It’s not the typical city where you might expect to find Street Art, yet only a few blocks from the government palace downtown that holds two stories of wall paintings by Mexican muralist Aarón Piña Mora, you will find new paintings in the dusty side streets that indicate a more international flavor is present…Continue reading here

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BSA Film Friday: 11.04.16

BSA Film Friday: 11.04.16

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Our weekly focus on the moving image and art in the streets. And other oddities.

Now screening :
1. OFICIO: Short Documentary. Kosovo Gallery. Cordoba, Argentina
2. Kris Kim Takes a Walk Along Tracks in Washington, DC.
3. Bebo in Oaxaca for the 2nd Stencil Festival

 

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BSA Special Feature: OFICIO: Short Doc from Cordoba, Argentina

This week we have a short documentary showing the development of an artists residence in the city of Cordoba, which housed several artists from different cities. Done in cooperation with Kosovo Gallery, the mural projects objective is to develop a series of murals in two districts of the city. Here in Spanish the artists talk about their experiences and the interaction with the communities that they are working within – whom will live with the works once the artists have departed.

Artists who participated in OFICIO: Zosen, Mina Hamada, Elian, Pedro Perelman, Pum Pum, Joao Lelo, Pesk, Martin Ferreyra, Mariano Antedoménico and Pixel Pancho.

 

 

Kris Kim. Aerosoul 16′. Washington, DC.

New Yorker Chris Kim takes a walking adventure to see what kind of wild and wooly art works are growing along the CSX railroad scene outside the DC area and he documented what he saw there with his camera. “I really enjoy the scenic walk in the woods with just a train track to help me not get lost.”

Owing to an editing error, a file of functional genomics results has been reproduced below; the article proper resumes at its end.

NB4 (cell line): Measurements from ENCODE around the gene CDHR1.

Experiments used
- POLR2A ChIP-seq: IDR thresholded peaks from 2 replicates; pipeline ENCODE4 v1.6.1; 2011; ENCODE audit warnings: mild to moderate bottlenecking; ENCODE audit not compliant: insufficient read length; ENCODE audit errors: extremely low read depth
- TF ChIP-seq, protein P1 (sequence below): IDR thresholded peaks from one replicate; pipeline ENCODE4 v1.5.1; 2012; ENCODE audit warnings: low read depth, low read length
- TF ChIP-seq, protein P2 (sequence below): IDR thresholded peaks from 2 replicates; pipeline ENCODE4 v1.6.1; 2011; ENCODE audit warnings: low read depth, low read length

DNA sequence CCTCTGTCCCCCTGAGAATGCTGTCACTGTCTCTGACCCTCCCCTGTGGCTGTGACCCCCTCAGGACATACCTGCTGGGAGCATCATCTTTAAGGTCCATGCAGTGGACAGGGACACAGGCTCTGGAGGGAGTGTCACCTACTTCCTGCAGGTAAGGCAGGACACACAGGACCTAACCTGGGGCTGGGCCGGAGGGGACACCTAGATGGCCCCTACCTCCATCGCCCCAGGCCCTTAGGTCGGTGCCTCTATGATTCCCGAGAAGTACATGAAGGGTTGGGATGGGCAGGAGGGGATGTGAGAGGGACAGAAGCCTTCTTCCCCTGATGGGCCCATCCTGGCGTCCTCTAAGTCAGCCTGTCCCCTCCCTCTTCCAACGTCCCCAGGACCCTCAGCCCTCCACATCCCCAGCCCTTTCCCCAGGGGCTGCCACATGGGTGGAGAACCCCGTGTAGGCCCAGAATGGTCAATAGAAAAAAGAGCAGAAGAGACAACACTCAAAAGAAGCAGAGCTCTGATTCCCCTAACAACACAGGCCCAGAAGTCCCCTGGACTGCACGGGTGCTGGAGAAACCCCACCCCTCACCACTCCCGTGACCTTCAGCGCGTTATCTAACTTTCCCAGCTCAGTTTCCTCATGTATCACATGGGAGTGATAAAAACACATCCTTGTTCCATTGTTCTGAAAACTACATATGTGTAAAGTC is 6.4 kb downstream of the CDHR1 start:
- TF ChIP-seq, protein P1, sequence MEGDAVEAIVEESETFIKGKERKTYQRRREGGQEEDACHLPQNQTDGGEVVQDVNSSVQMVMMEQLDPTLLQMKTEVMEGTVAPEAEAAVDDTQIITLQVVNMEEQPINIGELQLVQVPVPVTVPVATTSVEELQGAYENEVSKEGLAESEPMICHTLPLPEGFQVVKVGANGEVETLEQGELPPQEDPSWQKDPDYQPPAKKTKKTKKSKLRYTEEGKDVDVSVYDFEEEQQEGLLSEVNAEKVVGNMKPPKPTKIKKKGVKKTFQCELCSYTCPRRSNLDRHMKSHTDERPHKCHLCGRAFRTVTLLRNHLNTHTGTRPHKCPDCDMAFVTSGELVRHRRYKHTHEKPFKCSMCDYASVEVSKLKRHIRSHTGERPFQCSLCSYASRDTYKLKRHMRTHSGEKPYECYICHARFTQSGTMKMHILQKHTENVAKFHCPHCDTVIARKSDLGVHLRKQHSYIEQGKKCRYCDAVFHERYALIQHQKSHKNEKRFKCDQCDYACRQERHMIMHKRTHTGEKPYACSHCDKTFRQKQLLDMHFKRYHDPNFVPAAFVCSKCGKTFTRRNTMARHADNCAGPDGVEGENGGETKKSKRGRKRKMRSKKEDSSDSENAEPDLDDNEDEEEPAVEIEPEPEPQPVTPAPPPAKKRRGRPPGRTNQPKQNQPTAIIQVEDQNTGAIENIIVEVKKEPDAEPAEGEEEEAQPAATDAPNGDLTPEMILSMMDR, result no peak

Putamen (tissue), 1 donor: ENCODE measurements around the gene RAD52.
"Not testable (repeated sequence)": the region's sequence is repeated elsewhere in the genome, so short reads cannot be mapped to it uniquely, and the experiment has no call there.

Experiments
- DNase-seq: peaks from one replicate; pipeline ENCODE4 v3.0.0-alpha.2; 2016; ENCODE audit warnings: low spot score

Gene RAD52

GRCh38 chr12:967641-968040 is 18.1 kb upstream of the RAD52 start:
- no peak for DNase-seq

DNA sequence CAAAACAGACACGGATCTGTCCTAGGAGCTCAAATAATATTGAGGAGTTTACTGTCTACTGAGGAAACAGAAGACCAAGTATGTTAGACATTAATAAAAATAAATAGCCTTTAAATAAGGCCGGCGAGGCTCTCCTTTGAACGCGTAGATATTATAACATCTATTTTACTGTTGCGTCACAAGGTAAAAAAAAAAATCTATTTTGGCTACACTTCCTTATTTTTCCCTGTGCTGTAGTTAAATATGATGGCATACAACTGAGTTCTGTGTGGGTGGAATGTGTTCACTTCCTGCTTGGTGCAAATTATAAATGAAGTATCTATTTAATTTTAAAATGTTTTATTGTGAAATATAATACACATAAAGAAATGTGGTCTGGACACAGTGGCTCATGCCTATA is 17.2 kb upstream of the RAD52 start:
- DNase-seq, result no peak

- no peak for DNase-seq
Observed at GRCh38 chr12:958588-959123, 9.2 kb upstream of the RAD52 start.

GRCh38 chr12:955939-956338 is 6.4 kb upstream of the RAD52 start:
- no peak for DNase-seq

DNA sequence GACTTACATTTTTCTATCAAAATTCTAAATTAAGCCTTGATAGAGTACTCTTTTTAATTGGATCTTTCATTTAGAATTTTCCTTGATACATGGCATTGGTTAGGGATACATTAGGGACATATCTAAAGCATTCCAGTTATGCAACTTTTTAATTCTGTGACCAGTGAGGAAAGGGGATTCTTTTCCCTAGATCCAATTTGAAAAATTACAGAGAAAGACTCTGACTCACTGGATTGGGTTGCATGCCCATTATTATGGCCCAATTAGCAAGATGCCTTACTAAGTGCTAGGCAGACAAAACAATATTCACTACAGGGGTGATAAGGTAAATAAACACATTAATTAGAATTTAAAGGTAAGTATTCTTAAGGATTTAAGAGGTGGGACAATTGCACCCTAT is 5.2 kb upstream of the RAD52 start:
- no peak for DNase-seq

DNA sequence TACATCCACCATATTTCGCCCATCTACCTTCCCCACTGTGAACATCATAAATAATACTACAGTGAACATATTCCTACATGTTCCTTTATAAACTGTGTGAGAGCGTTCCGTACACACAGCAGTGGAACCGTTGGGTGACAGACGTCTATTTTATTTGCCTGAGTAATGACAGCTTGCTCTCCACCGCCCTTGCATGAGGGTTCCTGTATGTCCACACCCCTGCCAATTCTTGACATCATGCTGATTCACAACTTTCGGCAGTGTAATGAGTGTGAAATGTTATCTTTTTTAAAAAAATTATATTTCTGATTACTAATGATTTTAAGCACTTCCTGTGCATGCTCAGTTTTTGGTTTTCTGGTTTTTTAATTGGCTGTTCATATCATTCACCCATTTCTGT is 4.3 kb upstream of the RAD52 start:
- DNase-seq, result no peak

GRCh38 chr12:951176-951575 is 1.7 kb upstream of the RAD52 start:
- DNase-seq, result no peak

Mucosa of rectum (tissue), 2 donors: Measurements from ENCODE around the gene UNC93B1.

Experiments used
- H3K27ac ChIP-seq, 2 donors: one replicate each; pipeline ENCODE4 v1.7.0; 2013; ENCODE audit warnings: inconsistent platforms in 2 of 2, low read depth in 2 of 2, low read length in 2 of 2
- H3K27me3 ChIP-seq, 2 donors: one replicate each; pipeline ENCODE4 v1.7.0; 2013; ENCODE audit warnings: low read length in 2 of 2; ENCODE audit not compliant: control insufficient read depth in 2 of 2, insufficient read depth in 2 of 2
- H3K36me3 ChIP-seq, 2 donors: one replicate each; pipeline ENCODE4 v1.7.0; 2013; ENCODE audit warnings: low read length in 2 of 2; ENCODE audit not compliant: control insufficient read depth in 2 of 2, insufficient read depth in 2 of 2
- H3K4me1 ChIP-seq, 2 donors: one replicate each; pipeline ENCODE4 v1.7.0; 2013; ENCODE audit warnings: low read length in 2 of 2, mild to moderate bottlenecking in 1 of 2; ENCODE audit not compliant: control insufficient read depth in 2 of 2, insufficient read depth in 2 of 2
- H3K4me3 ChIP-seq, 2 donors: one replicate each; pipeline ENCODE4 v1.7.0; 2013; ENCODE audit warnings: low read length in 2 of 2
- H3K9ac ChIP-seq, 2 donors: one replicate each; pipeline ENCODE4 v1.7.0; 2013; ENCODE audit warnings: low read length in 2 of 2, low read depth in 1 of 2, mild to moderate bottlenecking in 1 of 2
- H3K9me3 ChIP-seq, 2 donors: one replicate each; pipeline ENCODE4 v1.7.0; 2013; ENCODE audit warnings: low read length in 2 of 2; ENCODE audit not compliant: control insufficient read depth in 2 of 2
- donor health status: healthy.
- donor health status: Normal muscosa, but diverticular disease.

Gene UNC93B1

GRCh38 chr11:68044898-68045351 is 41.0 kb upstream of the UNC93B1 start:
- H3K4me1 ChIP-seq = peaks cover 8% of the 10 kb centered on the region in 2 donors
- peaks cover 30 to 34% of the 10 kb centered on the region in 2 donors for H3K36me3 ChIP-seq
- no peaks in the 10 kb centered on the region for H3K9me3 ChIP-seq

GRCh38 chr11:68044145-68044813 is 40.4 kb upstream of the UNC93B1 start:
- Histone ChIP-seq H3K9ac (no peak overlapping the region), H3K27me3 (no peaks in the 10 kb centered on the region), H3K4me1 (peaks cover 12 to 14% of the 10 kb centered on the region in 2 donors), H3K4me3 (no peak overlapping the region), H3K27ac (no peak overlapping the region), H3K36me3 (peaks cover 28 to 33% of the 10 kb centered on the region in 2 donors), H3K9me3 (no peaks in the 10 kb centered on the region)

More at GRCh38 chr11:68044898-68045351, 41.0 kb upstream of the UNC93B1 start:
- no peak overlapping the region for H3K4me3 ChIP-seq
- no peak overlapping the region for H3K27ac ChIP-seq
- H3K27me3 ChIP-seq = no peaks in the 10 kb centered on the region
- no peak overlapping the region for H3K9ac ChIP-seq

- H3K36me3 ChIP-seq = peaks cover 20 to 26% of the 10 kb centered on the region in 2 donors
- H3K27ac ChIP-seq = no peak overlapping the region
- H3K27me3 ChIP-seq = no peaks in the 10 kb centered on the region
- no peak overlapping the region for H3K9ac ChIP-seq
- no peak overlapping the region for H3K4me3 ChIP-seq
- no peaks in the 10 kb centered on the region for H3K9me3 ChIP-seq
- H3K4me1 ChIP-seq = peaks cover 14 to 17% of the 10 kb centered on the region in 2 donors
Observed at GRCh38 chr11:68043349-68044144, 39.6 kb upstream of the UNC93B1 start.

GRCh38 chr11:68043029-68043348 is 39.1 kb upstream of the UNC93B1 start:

A home made video sure, and the up close captures of graffiti on a passing train can be taxing in the quick blur, but the videographer also does some playful cuts and overlays a large portion of the graffiti discovering with a soundtrack of apocalyptic dread. Enjoy with us the sounds of MF Doom featuring Charles Bukowski adding cheerful narrative interludes like, “there will be open and unpunished murder in the streets” and “radiated men will eat the flesh of radiated men” against a backdrop of random shots of railside graffiti.

Also, a surprise ending.

 

Bebo in Oaxaca

In the Mexican state of Oaxaca the experimental stencilist Bebo furtively sketches his strokes with an aerosol can through the hand cut cardboard to create his new mural for the second annual Stencil Festival there.

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Chihuahua, a Mexican Desert City with a Few “Street Art” Blooms

Chihuahua, a Mexican Desert City with a Few “Street Art” Blooms

“Chihuahua is like one big ranch,” says a local reporter who guides you around this desert city known for beef, cheese, sotol, cowboy boots… and a growing middle class – thanks to the hundred plus multinational maquiladoras operating here with a focus on aerospace, medical equipment, and automobile manufacturing.